Before serving, I sliced it up and plated it, then drizzled black truffle oil on top, and hit it with some finishing salt and fresh cracked black pepper.
I picked up an extra filet from the grocery store as well, which I cooked the same way. This was mainly as extra meat, in case we didn’t have enough, and also as a control group to compare the meat quality from a nice grocery store cut against Pat LaFrieda. The cut I picked from Morton Williams looked nicely marbled and it was reasonably thick for just under $12.
When comparing the filet side of the LaFrieda porterhouse to the grocery store filet, the LaFrieda steak was hands down WAY better. There is no question about it. That 60-day dry-aging process really infuses an incredible amount of flavor into the meat.
If you are a beef lover, then Pat LaFrieda cuts are the way to go. In fact, one of my friends cooks up Pat LaFrieda steaks every Friday, and he calls it “LaFrieda Fridays.” HA!
For the rib eye, I went with a traditional cast iron skillet sear with maple bacon fat and herbs, and then I finished it in the oven. I let it rest, and then sliced that up and served it on a salt block, also with a drizzle of truffle oil.
Unfortunately for me, the temperature jumped from 120 to 145 WAY faster than it was climbing while going from 68 to 120. I turned around to snap pics of the porterhouse and BOOM. The steak went beyond medium rare. Lesson learned. In any event, it was still incredibly delicious at medium. The fat cap was heavenly!
To go with these steaks, I roasted some bulbs of garlic for slathering onto the meat and grilled some lemons.
I put together a nice side of roasted mushrooms and onions, sauteed broccolini (got to have something green I guess), and made a big bowl of tater tots.
But no meal at Johnny Prime’s Food Research Lab would be complete without a dessert by The Cake Dealer!
The inside of the cupcakes were marbled vanilla and red velvet, which was perfect to represent the marbling of good prime beef!
Or it was just because Valentine’s Day is right around the corner…
Oh and by the way, here are the foodies that came by. Check out their profiles for pics of the feast, if you have a chance:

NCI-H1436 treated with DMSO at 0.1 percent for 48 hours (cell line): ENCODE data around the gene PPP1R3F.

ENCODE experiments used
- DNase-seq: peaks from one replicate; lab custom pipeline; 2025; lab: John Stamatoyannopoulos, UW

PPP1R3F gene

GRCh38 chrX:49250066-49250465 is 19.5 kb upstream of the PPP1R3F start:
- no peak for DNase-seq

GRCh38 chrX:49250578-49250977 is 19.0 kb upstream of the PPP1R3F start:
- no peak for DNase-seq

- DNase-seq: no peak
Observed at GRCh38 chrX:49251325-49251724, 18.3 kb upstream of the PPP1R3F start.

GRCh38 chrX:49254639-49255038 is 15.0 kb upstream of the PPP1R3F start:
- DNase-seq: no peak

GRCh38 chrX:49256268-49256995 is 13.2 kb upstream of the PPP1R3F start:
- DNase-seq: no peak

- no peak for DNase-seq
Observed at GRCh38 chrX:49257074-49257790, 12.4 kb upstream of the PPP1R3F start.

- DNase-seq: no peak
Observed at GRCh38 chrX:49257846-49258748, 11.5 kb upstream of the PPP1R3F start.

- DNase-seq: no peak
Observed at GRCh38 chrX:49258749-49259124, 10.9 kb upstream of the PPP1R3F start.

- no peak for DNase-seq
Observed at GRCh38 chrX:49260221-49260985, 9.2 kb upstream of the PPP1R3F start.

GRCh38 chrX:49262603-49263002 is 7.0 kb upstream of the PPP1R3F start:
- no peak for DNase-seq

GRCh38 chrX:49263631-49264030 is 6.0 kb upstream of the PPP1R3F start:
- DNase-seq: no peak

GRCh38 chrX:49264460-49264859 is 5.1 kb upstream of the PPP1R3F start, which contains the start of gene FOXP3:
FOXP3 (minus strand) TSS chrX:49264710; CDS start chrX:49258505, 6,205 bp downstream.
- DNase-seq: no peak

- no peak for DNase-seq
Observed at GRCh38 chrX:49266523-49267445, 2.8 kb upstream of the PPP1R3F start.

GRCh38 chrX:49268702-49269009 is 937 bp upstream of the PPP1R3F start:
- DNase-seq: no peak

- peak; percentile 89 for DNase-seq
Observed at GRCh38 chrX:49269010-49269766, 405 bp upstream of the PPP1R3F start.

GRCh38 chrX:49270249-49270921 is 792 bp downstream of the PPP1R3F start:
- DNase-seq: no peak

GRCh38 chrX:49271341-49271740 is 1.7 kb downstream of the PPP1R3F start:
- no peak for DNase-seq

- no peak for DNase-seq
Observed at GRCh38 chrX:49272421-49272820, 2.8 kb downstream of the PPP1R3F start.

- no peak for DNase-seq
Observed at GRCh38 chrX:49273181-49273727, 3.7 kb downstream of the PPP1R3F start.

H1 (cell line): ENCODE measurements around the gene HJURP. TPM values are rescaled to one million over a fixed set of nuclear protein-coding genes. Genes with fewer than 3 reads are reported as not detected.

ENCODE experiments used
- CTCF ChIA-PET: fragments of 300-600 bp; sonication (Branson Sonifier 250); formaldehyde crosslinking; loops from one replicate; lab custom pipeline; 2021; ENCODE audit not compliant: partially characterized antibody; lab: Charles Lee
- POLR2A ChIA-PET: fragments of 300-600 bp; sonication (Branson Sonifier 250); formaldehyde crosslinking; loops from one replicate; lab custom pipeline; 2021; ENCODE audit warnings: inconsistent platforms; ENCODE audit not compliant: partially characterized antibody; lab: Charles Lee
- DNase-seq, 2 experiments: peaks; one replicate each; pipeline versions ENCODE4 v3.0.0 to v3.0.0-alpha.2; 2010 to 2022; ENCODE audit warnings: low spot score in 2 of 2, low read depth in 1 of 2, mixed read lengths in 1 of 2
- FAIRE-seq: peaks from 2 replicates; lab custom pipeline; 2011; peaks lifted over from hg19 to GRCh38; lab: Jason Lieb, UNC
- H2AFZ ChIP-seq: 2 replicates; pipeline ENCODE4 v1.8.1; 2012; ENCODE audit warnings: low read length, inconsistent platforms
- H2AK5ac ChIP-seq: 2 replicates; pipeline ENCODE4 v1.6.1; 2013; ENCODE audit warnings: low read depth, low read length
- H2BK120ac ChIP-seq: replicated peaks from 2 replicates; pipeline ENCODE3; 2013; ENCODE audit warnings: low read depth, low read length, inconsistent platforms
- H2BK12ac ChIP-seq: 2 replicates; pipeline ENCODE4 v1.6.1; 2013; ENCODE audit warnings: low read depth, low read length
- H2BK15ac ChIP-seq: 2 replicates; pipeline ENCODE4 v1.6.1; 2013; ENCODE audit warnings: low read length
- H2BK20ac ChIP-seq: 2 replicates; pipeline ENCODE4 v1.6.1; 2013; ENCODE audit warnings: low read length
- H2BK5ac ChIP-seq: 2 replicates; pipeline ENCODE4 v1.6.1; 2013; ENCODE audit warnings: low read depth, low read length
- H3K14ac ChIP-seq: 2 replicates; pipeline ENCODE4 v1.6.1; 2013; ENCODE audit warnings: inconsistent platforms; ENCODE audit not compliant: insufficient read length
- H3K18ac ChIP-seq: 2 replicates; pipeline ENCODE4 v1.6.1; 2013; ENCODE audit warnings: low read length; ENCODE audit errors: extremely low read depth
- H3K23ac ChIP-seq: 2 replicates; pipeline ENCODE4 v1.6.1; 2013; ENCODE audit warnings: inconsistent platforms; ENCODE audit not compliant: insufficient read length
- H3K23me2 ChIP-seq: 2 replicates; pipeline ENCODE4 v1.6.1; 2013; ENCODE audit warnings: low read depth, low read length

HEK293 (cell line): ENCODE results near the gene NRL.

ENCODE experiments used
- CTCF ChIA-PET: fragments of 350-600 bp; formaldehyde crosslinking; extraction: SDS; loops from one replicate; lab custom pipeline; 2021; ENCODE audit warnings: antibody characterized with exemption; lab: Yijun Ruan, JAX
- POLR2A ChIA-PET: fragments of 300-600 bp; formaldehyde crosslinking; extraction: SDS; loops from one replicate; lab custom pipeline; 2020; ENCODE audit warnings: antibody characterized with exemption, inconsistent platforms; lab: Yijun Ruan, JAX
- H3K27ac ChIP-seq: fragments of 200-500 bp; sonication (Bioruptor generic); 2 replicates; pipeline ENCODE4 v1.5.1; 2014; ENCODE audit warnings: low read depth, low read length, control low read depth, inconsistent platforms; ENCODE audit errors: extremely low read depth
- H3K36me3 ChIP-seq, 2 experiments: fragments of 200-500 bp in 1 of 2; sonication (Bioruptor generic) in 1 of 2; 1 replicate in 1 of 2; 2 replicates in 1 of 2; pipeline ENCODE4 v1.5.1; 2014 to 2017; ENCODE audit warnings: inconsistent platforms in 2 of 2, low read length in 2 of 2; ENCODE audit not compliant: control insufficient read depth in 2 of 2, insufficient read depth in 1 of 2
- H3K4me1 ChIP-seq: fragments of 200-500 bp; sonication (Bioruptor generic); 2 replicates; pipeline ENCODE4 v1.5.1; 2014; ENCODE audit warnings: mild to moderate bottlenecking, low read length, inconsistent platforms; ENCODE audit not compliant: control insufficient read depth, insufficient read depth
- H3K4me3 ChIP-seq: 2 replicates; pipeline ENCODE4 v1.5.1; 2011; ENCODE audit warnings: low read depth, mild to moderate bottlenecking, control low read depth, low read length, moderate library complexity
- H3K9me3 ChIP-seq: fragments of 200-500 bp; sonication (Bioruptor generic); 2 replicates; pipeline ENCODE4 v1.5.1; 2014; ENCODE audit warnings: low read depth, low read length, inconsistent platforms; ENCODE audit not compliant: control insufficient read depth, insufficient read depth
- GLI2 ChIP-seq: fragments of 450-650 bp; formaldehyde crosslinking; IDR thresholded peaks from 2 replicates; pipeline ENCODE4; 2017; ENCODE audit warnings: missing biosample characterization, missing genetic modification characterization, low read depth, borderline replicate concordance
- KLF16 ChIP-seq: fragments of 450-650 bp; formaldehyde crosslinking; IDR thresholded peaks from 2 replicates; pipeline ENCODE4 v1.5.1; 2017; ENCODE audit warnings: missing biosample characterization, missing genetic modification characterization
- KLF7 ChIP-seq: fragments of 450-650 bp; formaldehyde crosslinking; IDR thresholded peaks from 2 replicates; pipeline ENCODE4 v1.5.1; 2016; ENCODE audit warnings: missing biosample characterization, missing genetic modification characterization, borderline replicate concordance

I decided to go bonkers this year on Superbowl Sunday with some Omaha Steaks tenderloin cuts that my wife and I received as a gift from her father. It had been a while since I used my sous vide machine, so I knew I wanted to use that.
I also figured this would be a good time to bust out the Searzall again, since the cuts were only about an inch thick, and, fearing a blasphemous overcooking, I didn’t want to put them in a pan to get that coveted sear on the outside.
Nothing new there. I’ve given you recipes for that before. The ringer here, for this meal I envisioned, was the Bitterman Salt Co. Himalayan salt block that I had chilling in my freezer. I keep it cold for serving sliced sashimi and raw fish items, but I thought it might be nice for medium rare, seared, thin-sliced tenderloin as well.
Essentially, I cooked the steak to rare at 130 degrees in the sous vide machine, right from the sealed Omaha Steaks bags (no seasoning beforehand). Then I popped the steaks into an ice bath to cool them down quickly and halt the cooking process. I know that the Searzall can continue to cook the steak’s interior with prolonged exposure, so I wanted them rare when they came out of the sous vide machine.
After blasting them with the Searzall, I had a good crisp on the outside and a perfect medium rare pink on the inside. Then I sliced them on the salt block, using that as a serving platter. I finished them off with a drizzle of Trader Joe’s black truffle oil, a few cranks of fresh cracked black pepper, and some ground sea salt.
Check out the video demo that I posted on youtube:
And some photos of the finished product:
It was a great, cool-temperature, lean beef dish that really packed a delicious flavor profile. The truffle oil was a great way to bring out the earthy flavors from the steak. Simple but robust. Try it at home!
This is a pretty simple and healthy recipe for getting your beef on. The first thing you need to do is procure some spices.
1 teaspoon ground cinnamon
1 teaspoon ground star anise
1 teaspoon ground fennel seed
1 teaspoon ground cloves